I‘ve forgotten who it was that said creation is memory. My own experiences and the various things I have read remain in my memory and become the basis upon which I create something new -- For this reason -- I have always kept a notebook handy when I read a book. I write down my reactions and what particularly moves me. I have stacks and stacks of these college notebooks, and when I go off to write a script, these are what I read -- So what I want to say is, don’t read books while lying down in bed.

The great appeal of film is its relatability

KurosawaThe next time you watch a movie that you really didn't like, ask yourself, "Did I relate to any of the characters?" The answer will probably be "no". Why? That's an area of study that has existed for ages -- examining why human beings tell stories. What purpose do they serve other than mere entertainment (if it were just entertainment, we wouldn't be going to theaters to watch movies, but tents to watch lions jump through fiery hoops). The best explanation I've heard is that our impulse to put stories together through informational patterns exists because we desire to relate ourselves to each other and the rest of the world.

Filmmaking is just visual storytelling, and Akira Kurosawa was a master storyteller. In so many words, he advises filmmakers to create films that are relatable, saying, "Human beings share the same common problems. A film can only be understood if it depicts these properly." One of his most endearing quotes in Flavorwire's post, which is more personal than anything, teaches us a great lesson about how to approach creating characters. He says, "I like unformed characters. This may be because, no matter how old I get, I am still unformed myself." It's a great, solid truth about humanity.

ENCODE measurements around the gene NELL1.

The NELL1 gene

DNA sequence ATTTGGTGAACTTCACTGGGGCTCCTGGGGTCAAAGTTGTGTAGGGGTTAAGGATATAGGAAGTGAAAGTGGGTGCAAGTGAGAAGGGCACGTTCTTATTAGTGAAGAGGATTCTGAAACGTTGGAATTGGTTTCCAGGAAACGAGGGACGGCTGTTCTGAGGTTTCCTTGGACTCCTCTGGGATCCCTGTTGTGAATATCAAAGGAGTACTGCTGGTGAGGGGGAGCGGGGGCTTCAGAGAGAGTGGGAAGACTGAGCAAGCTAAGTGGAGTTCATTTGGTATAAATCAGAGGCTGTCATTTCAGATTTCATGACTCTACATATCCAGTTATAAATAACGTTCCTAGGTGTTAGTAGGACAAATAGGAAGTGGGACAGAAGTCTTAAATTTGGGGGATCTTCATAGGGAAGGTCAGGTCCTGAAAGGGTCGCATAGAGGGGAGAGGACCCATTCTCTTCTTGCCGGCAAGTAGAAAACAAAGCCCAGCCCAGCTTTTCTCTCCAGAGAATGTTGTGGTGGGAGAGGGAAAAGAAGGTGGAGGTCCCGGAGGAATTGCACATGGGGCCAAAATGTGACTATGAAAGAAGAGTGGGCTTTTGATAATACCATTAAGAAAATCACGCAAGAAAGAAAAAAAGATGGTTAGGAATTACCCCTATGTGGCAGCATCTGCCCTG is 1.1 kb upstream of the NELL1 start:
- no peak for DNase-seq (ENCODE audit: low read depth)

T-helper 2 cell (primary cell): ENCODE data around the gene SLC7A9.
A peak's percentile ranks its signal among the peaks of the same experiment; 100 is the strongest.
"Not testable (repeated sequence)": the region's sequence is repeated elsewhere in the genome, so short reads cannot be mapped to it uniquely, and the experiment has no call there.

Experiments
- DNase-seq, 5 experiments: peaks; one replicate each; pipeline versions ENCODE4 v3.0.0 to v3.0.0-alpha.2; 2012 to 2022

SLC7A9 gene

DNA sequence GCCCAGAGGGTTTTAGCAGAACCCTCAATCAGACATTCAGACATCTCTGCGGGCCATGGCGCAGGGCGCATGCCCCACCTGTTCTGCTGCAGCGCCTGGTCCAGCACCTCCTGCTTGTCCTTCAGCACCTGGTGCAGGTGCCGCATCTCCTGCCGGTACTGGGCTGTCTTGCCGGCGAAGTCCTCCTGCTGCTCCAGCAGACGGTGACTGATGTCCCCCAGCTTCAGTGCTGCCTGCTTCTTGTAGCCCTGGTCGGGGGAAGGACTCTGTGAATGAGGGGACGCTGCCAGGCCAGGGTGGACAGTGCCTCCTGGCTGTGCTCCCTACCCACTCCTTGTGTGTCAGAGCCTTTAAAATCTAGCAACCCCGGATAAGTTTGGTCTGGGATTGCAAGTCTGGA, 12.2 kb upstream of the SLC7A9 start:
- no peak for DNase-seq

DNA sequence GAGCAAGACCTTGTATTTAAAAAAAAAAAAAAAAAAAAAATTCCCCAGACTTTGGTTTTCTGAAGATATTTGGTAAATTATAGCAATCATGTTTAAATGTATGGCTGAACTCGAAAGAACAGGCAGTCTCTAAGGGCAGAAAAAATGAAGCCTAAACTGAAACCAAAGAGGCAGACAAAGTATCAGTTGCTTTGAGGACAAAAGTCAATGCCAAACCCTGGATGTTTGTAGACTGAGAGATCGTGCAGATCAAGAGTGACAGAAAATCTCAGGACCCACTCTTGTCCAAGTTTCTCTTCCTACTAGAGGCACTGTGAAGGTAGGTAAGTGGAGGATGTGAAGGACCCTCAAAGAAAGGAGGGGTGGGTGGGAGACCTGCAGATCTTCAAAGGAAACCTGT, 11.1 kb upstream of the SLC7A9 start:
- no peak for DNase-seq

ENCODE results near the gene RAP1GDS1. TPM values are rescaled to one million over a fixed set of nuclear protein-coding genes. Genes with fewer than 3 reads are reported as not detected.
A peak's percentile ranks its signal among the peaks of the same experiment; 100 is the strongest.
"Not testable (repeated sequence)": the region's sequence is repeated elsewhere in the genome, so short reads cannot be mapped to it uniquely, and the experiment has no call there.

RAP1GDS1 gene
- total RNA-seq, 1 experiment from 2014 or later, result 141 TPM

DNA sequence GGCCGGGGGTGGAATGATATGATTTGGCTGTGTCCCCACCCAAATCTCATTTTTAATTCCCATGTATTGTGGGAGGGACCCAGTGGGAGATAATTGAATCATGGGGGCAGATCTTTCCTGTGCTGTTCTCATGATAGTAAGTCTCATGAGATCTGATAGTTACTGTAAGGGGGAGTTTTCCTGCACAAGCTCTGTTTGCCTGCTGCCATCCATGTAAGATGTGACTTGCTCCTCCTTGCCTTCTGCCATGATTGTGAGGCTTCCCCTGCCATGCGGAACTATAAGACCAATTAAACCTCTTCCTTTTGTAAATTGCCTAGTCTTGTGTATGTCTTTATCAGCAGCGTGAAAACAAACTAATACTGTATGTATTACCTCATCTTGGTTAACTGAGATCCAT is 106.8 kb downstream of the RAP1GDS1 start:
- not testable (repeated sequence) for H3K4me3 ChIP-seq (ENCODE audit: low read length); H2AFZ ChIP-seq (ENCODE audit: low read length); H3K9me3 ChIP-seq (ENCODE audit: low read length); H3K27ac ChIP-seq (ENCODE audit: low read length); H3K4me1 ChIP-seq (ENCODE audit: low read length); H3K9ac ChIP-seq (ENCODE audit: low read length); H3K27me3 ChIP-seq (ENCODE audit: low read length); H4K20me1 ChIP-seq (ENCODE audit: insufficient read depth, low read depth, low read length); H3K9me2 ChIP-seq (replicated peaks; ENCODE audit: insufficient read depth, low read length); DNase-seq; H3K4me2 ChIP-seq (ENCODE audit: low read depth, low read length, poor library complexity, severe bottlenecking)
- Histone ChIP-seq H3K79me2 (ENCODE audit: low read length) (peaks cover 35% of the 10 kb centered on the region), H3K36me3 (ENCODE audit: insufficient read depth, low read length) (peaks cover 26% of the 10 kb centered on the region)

Be sure to check out the rest of Akira Kurosawa's quotes on Flavorwire.

Which quotes stuck out to you the most? Do you know any other Kurosawa quotes that you can share? Let us know in the comments below.

Link: 25 Incredible Akira Kurosawa Quotes -- Flavorwire

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I had Donald Ritchie's book years ago before AK died. It is very scholarly and required reading for AK fans,
"Not that he himself wanted to be remembered. Rather, he wanted his work to be remembered. He once wrote: “Take ‘myself,’ subtract ‘movies,’ and the result is ‘zero.’” It was as though he thought he did not exist except through his movies. When I was writing my book about him, he sometimes complained that there was nothing to write about if I persisted in asking him about himself. He became interested in my project only when he learned it was to be called The Films of Akira Kurosawa."